Gallimimus (Jasman)

2.5 (2 votes)

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Gallimimus and ornithomimosauria in general are poorly represented in the world of dinosaur models and toys. Recently CollectA fixed this with their outstanding figure of Deinocheirus but Deinocheirus is only known from scant remains and while it is a marvelous example of the group we could still use more figures of the better known genera.

Despite some fame generated from Jurassic Park the ornithomimosauria in general just doesn’t get much attention. They aren’t very big (save for Deinocheirus) or scary or exciting looking. No flashy frills or spikes or plates. Indeed they look very much like ostriches and are commonly known as the “ostrich dinosaurs.”

Still they exemplify in my mind what dinosaurian elegance truly is, and their simplicity only adds to that. Watching Jurassic Park for the millionth time last night I was once again left in awe at the scene where the flock of Gallimimus “flocks this way”. But never mind all that, this is a review for a toy after all, and I better keep on track. That toy by the way is the 2001 Jasman Gallimimus, in case you hadn’t figured that out already.

Jasman’s various lines of dinosaurs are generally poor in quality, by the definition of most collectors they are simply “Chinasaurs” (mass produced cheap toys) but a few of those by Jasman are pretty good and worth checking out. The Gallimimus is among them, especially given the rarity of “ostrich dinosaurs” in the dinosaur-toy-world. I knew when I first saw one that I would at some point need one in my collection and given its large size my recently acquired specimen towers over my theropod collection; perhaps it could be a Deinocheirus stand-in?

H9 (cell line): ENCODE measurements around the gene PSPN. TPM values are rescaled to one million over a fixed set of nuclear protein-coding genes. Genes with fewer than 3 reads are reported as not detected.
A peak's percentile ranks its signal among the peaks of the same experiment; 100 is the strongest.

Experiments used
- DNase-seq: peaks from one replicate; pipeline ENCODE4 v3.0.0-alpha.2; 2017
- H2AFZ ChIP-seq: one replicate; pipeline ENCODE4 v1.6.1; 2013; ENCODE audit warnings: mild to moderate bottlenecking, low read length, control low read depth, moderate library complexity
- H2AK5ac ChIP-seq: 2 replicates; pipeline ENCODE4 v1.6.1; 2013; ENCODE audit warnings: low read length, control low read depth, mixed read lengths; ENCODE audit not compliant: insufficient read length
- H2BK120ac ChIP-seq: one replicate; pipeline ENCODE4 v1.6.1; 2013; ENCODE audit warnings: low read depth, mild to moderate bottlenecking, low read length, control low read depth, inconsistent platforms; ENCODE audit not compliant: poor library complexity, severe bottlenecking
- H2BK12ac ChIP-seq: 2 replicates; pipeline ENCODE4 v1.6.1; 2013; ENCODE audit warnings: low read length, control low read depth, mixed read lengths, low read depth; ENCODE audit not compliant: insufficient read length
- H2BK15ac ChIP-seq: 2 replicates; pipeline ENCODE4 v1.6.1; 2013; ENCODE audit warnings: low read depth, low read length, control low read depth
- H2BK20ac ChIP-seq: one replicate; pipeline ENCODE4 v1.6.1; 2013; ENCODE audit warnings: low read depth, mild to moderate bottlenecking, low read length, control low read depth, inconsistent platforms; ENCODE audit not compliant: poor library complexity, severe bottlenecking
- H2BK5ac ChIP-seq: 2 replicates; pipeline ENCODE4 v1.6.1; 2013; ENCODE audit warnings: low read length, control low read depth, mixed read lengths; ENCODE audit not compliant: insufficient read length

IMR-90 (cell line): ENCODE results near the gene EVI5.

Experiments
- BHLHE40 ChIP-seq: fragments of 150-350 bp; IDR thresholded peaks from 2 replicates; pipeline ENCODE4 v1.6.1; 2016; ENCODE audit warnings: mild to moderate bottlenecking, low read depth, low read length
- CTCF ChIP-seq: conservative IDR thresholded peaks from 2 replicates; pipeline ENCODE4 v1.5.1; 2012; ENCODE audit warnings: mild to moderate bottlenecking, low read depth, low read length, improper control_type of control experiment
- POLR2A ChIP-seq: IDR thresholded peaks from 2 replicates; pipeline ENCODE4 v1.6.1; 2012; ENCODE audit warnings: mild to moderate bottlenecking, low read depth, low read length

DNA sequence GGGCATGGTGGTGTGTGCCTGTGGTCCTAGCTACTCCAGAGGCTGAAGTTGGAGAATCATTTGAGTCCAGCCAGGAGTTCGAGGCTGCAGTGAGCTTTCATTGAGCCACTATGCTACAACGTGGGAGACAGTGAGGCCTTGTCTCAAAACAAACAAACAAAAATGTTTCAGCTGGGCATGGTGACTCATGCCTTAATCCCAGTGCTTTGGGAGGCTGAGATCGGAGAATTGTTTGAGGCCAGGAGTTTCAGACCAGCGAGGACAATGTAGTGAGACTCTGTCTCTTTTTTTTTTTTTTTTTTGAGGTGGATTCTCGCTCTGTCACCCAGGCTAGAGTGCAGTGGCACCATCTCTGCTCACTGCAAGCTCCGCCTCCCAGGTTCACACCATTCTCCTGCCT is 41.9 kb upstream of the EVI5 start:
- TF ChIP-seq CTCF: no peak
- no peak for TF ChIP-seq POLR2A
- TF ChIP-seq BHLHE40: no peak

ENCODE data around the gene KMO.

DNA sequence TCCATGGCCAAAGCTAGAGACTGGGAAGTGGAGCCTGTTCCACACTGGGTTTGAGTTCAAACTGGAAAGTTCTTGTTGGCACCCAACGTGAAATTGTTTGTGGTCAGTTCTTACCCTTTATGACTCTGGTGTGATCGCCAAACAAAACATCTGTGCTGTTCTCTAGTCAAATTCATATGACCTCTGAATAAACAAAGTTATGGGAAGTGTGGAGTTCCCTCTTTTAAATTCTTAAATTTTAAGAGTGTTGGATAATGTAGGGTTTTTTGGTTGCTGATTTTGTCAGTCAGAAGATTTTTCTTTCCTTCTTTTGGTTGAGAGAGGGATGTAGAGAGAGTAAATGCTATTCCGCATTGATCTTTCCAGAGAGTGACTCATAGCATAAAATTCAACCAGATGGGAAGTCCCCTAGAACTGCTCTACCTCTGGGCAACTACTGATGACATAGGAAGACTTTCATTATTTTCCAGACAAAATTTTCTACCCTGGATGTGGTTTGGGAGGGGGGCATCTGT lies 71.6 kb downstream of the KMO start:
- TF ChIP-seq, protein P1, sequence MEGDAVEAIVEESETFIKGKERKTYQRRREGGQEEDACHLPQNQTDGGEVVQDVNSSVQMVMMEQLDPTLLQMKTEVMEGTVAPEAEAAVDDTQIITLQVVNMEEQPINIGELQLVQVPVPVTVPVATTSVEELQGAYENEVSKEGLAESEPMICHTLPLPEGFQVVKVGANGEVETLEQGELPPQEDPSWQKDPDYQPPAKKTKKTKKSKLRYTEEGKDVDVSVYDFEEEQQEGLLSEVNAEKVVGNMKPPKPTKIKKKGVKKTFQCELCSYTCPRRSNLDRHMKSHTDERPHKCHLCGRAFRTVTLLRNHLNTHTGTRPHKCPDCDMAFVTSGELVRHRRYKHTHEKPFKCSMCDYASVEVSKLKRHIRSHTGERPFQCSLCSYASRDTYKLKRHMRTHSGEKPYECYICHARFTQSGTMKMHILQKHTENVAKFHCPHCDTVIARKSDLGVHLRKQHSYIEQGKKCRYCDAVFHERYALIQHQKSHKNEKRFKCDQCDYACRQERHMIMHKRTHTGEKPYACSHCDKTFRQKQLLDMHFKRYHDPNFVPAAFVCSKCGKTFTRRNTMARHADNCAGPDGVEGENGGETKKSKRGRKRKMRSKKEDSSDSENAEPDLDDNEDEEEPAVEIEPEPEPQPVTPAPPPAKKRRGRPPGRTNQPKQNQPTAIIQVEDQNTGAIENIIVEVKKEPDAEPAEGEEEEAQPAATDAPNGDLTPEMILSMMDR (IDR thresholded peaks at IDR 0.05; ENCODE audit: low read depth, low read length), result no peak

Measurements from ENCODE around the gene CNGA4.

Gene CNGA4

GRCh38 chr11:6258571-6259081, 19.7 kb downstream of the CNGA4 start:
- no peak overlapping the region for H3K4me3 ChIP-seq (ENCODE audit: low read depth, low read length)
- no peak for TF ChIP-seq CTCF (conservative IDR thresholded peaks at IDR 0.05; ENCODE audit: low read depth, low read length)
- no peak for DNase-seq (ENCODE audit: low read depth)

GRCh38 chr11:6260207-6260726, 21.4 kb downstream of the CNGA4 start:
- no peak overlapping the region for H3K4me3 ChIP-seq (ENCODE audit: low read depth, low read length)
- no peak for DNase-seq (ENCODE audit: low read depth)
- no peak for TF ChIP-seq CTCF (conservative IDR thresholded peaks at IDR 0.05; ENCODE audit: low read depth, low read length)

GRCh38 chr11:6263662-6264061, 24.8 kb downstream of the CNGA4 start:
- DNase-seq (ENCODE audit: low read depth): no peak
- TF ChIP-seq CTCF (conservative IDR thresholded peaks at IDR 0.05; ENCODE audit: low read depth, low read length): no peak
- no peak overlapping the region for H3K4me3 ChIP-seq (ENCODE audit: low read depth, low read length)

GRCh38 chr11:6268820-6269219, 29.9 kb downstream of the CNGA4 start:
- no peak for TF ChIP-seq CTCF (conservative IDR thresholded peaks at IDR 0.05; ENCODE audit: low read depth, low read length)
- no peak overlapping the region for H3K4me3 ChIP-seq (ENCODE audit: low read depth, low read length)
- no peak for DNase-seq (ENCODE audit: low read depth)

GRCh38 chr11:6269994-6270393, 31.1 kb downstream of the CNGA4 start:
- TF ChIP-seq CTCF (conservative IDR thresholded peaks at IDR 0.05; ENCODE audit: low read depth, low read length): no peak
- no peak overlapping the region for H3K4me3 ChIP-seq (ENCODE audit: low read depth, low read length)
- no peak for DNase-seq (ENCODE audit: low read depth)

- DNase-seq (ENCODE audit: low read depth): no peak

This hunk of hollow vinyl measures 17” from nose to tail and stands 10” tall from the ground to the top of its head, it might possibly be the largest ornithomimosaur produced by any company. A seam is present but since it moves down the length of the animal it is barely noticeable in profile, unlike the large toys produced by Safari’s Great Dinos collection where the seam runs right around the mid-section.

It does have its faults but, hey, it is a toy after all, and from a company in a much different league than say Papo or any museum line. The hands are pronated, a common mistake. The figure stands in the often undesired tripod stance with the tail supporting it, but it is no tail dragger.

The model looks like a creature of strength and speed. Muscles are sculpted on the flexed legs with only the tips of the toes making contact with the ground; the figure looks like it is about to spring forward and dash away from some unseen predator, and with little effort. The proportions all seem correct, at least to my untrained paleontological eye. The beak may be a little short on length. The fingers and claws are also on the blunt side but that is to be expected from a child’s toy (and this certainly is that).

Where color is concerned the figure is a unique dark turquoise with a cream underbelly. It is a fairly appropriate color choice for an animal that is thought to have lived in moist environments; most of the few ornithomimid toys are (or were) reproduced in various shades of light brown or yellow. The eyes are red and a white tongue is present in the open beak. The claws are the same color as the bulk of the body.

In texture and detail however this toy is lacking and shows that is was made on the cheap. No scales are present anywhere, only some wrinkles on the skin. Oddly enough however skin impression do exist for the related Pelecanimimus that show no scales or feathers and only wrinkly skin, so perhaps Jasman has inadvertently made a more accurate figure than it set out? Unlikely, given its position in coelurosauria the Gallimimus almost certainly had feathers on at least some part of its body.

Though not as high quality as some of the other dinosaur lines out there, where ornithomimid toys are concerned one really cannot be too picky, and honestly this Gallimimus by Jasman isn’t bad for a cheaply made toy over a decade old. Its relative accuracy, dynamic posture, large size, and unique color scheme all give it positive marks. I don’t know if it is still in production but it shows up in lots on eBay from time-to-time. Though it may prove difficult to find, it should prove cheaper than the Kenner, AAA, or Battat Gallimimus. If like me you’re a fan of this underrated group of dinosaurs the Jasman Gallimimus represents one of the more accessible examples of the group  and is worth seeking out.

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You can support the Dinosaur Toy Blog by making your dino-purchases through these links to Ebay and Amazon.

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